Mahane Yehuda Market in West Jerusalem

8 April 2019 | Author/Destination: | Rubric: General, Union for the Mediterranean

© Sir kiss

© Sir kiss

Mahane Yehuda Market (Shuk Mahane Yehuda), often referred to as “The Shuk“, is a marketplace (originally open-air, but now partially covered) in West Jerusalem. Popular with locals and tourists alike, the market’s more than 250 vendors sell fresh fruits and vegetables; baked goods; fish, meat and cheeses; nuts, seeds, and spices; wines and liquors; clothing and shoes; and housewares, textiles, and Judaica.   read more…

Portrait: Emperor Titus

21 November 2018 | Author/Destination: | Rubric: Portrait

Château de Versailles - Bust of Titus © Coyau/cc-by-sa-3.0

Château de Versailles – Bust of Titus © Coyau/cc-by-sa-3.0

Titus was Roman emperor from 79 to 81. A member of the Flavian dynasty, Titus succeeded his father Vespasian upon his death, thus becoming the first Roman emperor to come to the throne after his own biological father. Prior to becoming emperor, Titus gained renown as a military commander, serving under his father in Judea during the First Jewish–Roman War. The campaign came to a brief halt with the death of emperor Nero in 68, launching Vespasian’s bid for the imperial power during the Year of the Four Emperors. When Vespasian was declared Emperor on 1 July 69, Titus was left in charge of ending the Jewish rebellion. In 70, he besieged and captured Jerusalem, and destroyed the city and the Second Temple so that the city became uninhabitable for over 60 years (the present day Old City was then the whole of Jerusalem). For this achievement Titus was awarded a triumph: the Arch of Titus commemorates his victory to this day. The influence on the later developments of Christianity and Judaism through the results of the Jewish-Roman Wars (First Jewish–Roman War, Kitos War and Bar Kokhba revolt) was considerable. While Christianity experienced a rapid worldwide growth, Judaism declined into Diaspora groups.   read more…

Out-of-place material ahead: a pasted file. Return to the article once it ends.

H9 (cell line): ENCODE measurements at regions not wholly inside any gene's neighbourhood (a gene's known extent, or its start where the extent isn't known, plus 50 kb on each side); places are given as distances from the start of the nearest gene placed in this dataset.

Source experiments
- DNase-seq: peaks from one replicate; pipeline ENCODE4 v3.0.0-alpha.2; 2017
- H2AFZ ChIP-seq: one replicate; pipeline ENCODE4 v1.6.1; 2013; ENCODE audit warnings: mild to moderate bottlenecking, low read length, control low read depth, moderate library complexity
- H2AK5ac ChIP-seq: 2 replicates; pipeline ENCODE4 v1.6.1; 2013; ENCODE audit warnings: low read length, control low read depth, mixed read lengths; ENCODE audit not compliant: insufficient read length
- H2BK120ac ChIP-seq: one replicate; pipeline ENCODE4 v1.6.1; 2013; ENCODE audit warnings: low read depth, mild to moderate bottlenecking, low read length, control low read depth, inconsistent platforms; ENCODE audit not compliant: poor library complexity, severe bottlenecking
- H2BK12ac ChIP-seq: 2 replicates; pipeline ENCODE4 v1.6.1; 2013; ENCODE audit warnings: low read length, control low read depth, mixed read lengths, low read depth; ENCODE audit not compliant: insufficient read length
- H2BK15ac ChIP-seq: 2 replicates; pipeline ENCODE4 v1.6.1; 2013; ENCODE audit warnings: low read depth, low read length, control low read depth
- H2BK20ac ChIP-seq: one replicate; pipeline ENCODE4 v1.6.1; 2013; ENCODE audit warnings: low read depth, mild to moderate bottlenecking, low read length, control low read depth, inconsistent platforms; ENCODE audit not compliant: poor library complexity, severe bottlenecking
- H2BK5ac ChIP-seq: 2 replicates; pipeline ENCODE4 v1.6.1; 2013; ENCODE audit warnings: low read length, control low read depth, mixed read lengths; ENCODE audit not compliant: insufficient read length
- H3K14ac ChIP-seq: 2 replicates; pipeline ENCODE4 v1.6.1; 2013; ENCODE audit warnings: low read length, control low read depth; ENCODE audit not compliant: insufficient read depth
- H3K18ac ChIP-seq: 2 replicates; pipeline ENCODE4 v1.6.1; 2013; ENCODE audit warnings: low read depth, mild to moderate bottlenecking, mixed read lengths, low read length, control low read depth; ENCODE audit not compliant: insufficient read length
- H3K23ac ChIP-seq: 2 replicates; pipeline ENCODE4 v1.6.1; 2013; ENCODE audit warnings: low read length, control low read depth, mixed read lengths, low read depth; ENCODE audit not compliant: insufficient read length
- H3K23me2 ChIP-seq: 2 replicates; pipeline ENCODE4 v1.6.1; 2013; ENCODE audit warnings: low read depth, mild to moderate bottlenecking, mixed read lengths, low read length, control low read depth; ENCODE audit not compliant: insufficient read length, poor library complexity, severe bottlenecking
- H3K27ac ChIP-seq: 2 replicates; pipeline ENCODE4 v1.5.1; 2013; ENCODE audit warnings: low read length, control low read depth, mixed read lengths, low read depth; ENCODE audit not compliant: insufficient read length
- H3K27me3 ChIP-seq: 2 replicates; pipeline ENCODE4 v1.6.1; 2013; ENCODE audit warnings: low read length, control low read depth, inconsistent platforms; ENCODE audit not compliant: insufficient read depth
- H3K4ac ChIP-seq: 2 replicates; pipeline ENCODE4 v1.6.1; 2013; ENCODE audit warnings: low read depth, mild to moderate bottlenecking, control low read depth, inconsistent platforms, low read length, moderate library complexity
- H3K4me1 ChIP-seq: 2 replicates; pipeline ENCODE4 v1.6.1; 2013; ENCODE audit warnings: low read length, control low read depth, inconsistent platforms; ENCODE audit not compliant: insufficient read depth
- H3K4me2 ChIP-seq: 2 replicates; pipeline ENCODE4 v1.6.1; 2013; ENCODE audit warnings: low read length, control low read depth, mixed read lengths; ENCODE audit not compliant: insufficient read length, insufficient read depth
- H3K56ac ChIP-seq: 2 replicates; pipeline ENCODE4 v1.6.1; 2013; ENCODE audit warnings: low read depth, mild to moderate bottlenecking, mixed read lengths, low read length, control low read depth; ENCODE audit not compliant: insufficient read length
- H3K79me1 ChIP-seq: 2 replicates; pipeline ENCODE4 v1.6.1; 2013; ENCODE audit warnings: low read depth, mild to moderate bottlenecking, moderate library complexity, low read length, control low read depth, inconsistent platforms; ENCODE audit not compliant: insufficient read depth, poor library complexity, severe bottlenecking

Theme Week West Jerusalem – Rehavia

9 November 2018 | Author/Destination: | Rubric: General, Union for the Mediterranean

Terra Sancta College on Keren HaYesod Street © Djampa/cc-by-sa-4.0

Terra Sancta College on Keren HaYesod Street © Djampa/cc-by-sa-4.0

Rehavia, also Rechavia, is an upscale West Jerusalem neighborhood located between the city center and Talbiya. The Prime Minister‘s Official Residence is the “Aghion House“, at No. 3 Balfour Street near the corner with Smolenskin Street. Most of Rehavia’s streets are named after Jewish scholars and poets from the Golden Age of Jewish culture in Spain. Among them are Abravanel, Ben Maimon, Ibn Ezra, Rabbi Moses ben Nachman, and Radak. A glaring omission is the name of Yehuda Halevy, celebrated physician, poet, and philosopher. Zionist leader Menachem Ussishkin, who lived on Rechov Yehuda Halevy, changed the name of the street to Rechov Ussishkin in honor of his 70th birthday in 1933, and installed new ceramic signs crafted by local Armenian craftspeople.   read more…

Theme Week East Jerusalem – The Western or Buraq Wall

7 November 2018 | Author/Destination: | Rubric: General, Union for the Mediterranean

Men's and women's prayer area © Daniel Case/cc-by-sa-3.0

Men’s and women’s prayer area © Daniel Case/cc-by-sa-3.0